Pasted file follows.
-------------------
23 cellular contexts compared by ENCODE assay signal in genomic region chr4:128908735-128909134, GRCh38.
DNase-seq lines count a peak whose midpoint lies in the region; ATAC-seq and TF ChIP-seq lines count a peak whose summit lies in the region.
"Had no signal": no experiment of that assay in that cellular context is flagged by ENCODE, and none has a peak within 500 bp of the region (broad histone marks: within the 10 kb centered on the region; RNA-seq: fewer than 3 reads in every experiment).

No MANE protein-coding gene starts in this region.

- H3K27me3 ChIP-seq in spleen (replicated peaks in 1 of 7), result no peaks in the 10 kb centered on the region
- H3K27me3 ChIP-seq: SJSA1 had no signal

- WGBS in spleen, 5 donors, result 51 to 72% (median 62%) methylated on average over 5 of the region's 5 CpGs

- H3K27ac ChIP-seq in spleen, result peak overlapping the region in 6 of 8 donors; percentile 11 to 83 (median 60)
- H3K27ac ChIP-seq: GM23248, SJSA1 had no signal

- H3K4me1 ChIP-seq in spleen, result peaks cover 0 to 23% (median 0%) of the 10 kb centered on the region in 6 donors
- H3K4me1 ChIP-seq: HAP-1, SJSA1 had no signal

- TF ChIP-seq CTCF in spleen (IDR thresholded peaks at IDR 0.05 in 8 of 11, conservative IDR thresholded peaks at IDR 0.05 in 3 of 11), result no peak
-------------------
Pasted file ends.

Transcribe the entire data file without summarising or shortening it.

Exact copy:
23 cellular contexts compared by ENCODE assay signal in genomic region chr4:128908735-128909134, GRCh38.
DNase-seq lines count a peak whose midpoint lies in the region; ATAC-seq and TF ChIP-seq lines count a peak whose summit lies in the region.
"Had no signal": no experiment of that assay in that cellular context is flagged by ENCODE, and none has a peak within 500 bp of the region (broad histone marks: within the 10 kb centered on the region; RNA-seq: fewer than 3 reads in every experiment).

No MANE protein-coding gene starts in this region.

- H3K27me3 ChIP-seq in spleen (replicated peaks in 1 of 7), result no peaks in the 10 kb centered on the region
- H3K27me3 ChIP-seq: SJSA1 had no signal

- WGBS in spleen, 5 donors, result 51 to 72% (median 62%) methylated on average over 5 of the region's 5 CpGs

- H3K27ac ChIP-seq in spleen, result peak overlapping the region in 6 of 8 donors; percentile 11 to 83 (median 60)
- H3K27ac ChIP-seq: GM23248, SJSA1 had no signal

- H3K4me1 ChIP-seq in spleen, result peaks cover 0 to 23% (median 0%) of the 10 kb centered on the region in 6 donors
- H3K4me1 ChIP-seq: HAP-1, SJSA1 had no signal

- TF ChIP-seq CTCF in spleen (IDR thresholded peaks at IDR 0.05 in 8 of 11, conservative IDR thresholded peaks at IDR 0.05 in 3 of 11), result no peak